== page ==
American Injustice: Mercy, Humanity, and Making a Difference
Date and Time:
Mar 23 2015 7:00 pm - 8:30 pm
Evanston Township High School Auditorium
1600 Dodge Ave., Evanston, IL 60201
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Bryan Stevenson

Founder and Executive Director of the Equal Justice Initiative

American Injustice: Mercy, Humanity, and Making a Difference

American History | Equity | Law | Public Policy | Race | Social Justice

Activist attorney Bryan Stevenson’s deeply moving book Just Mercy is about mass incarceration in America and the disconnection most experience with the realities of the criminal justice system. The U.S. has the highest incarceration rate in the world, primarily due to the mandatory sentencing guidelines of the war on drugs that began in the 1980s. Stevenson, a graduate of Harvard Law School and Harvard’s Kennedy School of Government, is the Founder and Executive Director of the Equal Justice Initiative in Montgomery, Alabama, and a law professor at New York University School of Law. He is also a member of the new Task Force on 21st Century Policing created by President Obama in December, 2014. He has won wide acclaim for his work challenging bias against the poor and people of color, having won relief for over 100 prisoners on death row. Stevenson is the recipient of numerous awards and honors, including a MacArthur Foundation “genius grant,” the American Bar Association’s Wisdom Award, the Olof Palme Prize, and the ACLU’s National Medal of Liberty, among many others.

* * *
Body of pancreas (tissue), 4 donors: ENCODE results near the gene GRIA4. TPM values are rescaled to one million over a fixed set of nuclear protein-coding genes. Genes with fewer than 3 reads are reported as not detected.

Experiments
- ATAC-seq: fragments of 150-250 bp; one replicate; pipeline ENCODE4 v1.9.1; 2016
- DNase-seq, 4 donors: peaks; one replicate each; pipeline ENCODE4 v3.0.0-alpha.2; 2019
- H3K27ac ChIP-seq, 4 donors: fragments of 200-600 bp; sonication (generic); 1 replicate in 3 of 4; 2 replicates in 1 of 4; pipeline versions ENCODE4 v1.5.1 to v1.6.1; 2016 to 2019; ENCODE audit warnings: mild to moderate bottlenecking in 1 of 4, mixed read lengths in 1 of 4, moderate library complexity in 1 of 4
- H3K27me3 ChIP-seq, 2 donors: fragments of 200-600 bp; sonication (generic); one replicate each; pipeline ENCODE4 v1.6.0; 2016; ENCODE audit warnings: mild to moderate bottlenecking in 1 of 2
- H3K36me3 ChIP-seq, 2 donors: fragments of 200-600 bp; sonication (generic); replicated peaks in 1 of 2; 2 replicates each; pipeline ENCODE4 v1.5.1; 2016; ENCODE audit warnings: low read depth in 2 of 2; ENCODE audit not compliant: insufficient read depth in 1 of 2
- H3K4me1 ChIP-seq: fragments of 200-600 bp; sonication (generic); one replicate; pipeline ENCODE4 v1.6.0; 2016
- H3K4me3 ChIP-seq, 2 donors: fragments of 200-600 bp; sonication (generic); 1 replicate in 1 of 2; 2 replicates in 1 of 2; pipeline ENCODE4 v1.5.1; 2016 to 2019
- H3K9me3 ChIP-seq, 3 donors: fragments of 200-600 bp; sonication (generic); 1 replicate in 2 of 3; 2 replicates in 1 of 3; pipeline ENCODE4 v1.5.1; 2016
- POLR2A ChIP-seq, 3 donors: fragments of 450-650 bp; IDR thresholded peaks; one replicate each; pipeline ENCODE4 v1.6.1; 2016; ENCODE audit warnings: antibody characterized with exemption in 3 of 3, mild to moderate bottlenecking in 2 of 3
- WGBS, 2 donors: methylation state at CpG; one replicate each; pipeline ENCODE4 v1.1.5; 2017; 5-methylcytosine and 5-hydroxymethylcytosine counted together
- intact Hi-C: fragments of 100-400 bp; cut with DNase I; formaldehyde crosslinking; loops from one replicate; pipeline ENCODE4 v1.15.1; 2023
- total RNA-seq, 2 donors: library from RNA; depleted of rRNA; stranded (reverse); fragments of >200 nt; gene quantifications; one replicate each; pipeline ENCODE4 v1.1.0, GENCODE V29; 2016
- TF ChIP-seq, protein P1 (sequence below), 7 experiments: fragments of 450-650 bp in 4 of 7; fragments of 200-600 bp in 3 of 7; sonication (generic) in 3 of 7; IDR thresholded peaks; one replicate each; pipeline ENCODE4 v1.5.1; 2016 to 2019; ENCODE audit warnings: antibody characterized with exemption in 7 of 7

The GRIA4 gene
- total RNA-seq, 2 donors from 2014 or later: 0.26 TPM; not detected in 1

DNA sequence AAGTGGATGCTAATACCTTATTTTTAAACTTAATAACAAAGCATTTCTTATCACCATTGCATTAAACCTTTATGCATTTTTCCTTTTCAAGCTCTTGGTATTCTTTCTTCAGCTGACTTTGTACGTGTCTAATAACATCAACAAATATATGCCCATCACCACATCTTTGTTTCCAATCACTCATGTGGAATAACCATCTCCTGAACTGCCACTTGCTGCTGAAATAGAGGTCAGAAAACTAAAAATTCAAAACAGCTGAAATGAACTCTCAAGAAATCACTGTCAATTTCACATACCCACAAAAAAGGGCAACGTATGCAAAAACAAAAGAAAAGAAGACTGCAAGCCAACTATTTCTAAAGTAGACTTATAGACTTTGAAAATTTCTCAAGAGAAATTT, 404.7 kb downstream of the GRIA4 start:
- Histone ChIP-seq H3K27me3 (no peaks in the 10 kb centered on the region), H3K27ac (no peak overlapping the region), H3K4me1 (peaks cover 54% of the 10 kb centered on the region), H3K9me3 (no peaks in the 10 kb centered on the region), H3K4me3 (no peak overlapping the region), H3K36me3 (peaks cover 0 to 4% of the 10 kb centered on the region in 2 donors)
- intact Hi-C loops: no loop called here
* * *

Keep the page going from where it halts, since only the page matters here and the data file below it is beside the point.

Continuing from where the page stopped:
Stevenson’s powerful 2012 TED talk, “We need to talk about an injustice,” has been viewed over 2 million times, and in it he persuades us to believe that our response to pervasive injustice must be deep engagement, that a person is always more than their worst act. As he puts it, “We will ultimately not be judged by our technology, we won’t be judged by our design, we won’t be judged by our intellect and reason. Ultimately, you judge the character of a society … by how they treat the poor, the condemned, the incarcerated.” A man of strong faith, Stevenson asks, “The real question of capital punishment in the country is, Do we deserve to kill?”

Recently, Stevenson’s work at the Equal Justice Initiative bends towards trying to change the conversation about race in the U.S. He terms the era between Reconstruction and World War II an era of “racial terrorism,” and he favors the concept of “transitional justice” with a focus on the process of truth and reconciliation. Layering issues of poverty on issues of race, Stevenson observes that the opposite of poverty isn’t wealth – it’s justice.